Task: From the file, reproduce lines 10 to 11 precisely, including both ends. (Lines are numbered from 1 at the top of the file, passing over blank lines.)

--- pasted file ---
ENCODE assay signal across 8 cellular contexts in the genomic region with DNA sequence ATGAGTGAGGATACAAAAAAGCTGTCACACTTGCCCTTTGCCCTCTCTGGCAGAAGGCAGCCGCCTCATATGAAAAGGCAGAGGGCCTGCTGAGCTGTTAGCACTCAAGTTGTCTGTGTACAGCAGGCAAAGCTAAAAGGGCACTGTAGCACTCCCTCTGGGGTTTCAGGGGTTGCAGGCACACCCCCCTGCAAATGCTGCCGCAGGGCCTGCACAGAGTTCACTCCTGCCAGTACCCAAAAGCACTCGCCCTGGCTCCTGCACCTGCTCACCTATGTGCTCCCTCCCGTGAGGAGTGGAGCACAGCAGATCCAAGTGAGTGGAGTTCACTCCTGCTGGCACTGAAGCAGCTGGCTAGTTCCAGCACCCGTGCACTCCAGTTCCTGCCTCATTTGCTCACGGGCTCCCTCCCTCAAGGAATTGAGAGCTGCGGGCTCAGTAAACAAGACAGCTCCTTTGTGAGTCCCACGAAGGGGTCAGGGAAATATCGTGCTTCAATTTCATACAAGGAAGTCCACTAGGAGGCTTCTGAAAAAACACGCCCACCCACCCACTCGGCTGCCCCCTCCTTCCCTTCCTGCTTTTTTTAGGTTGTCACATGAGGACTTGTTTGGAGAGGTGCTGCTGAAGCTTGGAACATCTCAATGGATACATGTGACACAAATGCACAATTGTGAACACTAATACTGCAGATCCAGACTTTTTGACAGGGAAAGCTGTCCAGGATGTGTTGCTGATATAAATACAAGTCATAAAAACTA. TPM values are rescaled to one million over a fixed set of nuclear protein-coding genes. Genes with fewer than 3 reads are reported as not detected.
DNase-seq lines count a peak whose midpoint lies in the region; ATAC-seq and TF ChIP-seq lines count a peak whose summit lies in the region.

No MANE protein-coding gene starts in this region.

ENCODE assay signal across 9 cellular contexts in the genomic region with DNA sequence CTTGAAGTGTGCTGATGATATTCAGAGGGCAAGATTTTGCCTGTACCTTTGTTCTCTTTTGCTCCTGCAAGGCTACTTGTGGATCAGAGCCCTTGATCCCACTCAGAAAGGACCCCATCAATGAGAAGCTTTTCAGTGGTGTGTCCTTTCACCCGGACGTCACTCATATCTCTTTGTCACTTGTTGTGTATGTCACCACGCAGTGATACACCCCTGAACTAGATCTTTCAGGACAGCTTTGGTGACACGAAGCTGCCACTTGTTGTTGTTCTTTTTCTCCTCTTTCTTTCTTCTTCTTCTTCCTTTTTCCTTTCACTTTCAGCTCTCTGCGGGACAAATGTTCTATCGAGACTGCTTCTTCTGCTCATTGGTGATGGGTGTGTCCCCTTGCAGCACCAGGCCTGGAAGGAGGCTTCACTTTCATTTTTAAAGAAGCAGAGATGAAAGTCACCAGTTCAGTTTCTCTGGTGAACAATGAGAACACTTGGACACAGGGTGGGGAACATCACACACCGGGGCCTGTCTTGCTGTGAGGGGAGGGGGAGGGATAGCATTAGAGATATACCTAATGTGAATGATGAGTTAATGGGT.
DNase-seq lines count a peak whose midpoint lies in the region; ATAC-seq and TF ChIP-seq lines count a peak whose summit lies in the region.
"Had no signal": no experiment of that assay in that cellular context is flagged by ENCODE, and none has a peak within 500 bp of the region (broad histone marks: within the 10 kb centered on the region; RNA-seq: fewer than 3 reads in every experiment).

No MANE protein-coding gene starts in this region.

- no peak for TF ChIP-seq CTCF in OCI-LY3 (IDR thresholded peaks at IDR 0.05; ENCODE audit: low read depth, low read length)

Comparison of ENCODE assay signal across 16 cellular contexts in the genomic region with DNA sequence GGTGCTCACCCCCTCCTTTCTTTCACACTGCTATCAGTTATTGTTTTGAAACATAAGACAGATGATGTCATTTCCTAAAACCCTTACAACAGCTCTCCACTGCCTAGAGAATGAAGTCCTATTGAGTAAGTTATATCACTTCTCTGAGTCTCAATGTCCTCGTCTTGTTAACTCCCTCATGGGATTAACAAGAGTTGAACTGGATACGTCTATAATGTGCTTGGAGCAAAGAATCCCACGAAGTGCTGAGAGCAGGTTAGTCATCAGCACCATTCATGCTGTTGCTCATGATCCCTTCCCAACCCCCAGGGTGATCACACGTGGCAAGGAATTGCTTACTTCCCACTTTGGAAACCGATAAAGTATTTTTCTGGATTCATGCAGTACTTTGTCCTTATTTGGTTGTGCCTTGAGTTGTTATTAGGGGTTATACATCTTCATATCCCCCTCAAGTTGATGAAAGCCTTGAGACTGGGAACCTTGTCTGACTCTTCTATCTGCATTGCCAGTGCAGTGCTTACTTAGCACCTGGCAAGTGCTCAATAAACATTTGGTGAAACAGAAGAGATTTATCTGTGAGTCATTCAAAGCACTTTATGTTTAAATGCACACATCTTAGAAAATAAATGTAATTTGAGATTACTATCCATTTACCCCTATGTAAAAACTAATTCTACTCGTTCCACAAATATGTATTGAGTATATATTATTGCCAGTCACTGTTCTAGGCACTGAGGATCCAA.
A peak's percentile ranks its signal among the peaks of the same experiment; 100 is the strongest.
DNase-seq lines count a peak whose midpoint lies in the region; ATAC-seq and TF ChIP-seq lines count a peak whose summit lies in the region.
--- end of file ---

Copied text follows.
A peak's percentile ranks its signal among the peaks of the same experiment; 100 is the strongest.
DNase-seq lines count a peak whose midpoint lies in the region; ATAC-seq and TF ChIP-seq lines count a peak whose summit lies in the region.